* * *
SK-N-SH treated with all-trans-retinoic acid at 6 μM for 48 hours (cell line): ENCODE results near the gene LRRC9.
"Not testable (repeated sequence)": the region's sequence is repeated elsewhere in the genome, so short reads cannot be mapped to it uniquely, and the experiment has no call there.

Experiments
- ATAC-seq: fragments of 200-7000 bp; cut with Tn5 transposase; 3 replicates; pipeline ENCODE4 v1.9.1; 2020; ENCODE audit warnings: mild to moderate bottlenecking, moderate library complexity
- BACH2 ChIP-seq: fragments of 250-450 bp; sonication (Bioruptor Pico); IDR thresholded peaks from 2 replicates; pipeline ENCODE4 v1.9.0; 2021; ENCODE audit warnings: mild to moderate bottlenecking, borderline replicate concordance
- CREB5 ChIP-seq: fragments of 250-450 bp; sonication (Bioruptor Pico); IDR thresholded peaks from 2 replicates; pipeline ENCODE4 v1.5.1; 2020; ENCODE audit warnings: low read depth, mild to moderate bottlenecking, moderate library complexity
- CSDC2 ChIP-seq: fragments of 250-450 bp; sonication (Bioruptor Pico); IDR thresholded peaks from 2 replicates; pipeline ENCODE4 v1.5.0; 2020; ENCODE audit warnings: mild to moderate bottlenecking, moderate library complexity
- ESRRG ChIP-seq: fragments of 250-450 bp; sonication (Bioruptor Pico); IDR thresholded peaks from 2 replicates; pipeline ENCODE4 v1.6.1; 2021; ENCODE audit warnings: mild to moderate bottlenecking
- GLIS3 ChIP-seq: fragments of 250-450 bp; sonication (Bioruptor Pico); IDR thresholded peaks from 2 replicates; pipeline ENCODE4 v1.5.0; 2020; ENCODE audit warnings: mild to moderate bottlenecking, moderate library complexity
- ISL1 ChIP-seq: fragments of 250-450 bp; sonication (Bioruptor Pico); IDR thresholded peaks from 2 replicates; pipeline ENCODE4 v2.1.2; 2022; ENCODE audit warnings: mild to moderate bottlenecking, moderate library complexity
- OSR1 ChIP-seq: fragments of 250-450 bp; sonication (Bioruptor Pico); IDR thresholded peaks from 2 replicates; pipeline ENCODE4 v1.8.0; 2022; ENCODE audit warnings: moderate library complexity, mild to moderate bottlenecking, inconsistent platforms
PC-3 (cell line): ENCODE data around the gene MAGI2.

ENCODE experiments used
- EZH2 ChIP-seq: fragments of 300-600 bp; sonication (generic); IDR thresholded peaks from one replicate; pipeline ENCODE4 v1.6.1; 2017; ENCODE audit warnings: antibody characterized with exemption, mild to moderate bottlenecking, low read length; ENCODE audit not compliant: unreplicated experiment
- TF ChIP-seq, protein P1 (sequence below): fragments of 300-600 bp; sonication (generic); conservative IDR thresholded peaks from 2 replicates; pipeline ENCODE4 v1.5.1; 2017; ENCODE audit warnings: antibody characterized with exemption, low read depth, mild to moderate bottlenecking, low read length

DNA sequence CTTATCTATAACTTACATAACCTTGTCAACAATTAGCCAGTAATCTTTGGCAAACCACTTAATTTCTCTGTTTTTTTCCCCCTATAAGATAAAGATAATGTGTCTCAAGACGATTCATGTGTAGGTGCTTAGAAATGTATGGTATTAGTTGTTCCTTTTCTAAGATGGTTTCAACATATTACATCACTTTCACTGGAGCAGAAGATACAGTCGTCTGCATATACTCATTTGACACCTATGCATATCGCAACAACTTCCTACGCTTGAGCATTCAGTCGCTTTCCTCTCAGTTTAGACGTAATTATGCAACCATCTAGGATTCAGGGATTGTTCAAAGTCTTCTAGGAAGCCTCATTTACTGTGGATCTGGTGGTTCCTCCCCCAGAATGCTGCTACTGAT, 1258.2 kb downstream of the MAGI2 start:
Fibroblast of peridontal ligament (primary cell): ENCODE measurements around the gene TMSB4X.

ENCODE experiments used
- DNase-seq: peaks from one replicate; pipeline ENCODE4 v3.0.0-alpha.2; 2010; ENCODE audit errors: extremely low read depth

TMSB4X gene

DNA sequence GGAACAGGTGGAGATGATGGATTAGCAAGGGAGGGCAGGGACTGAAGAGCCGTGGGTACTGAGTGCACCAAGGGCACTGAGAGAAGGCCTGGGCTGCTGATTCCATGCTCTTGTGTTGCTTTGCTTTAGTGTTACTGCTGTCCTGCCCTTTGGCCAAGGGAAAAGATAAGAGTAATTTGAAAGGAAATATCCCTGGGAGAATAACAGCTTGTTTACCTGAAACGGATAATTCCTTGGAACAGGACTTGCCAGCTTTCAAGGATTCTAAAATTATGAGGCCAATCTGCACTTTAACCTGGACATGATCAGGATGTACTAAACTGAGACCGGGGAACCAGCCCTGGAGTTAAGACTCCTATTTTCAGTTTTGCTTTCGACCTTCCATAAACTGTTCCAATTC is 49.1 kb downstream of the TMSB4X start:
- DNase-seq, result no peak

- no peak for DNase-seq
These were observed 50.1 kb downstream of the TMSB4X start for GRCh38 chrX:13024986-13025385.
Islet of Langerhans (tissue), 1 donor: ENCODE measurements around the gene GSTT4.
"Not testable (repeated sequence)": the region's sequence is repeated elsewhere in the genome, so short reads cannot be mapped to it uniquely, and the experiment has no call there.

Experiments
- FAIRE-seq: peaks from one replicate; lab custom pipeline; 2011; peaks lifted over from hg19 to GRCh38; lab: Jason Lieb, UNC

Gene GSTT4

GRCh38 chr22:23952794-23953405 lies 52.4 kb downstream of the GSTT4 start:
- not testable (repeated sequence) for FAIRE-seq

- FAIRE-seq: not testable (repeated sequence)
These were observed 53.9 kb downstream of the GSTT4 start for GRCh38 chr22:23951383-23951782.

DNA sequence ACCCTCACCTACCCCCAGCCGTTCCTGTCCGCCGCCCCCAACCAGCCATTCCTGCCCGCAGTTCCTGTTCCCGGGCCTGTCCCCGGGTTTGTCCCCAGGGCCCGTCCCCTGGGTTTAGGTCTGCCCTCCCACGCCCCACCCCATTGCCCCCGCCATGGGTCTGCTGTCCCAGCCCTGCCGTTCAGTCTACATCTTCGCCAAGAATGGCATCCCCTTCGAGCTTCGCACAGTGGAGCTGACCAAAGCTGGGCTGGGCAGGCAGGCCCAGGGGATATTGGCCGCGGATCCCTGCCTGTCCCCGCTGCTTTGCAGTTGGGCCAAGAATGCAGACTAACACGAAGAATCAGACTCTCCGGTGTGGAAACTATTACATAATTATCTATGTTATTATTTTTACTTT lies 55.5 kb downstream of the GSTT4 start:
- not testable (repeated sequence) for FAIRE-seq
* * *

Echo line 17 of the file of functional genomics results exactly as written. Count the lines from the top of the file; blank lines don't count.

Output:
Fibroblast of peridontal ligament (primary cell): ENCODE measurements around the gene TMSB4X.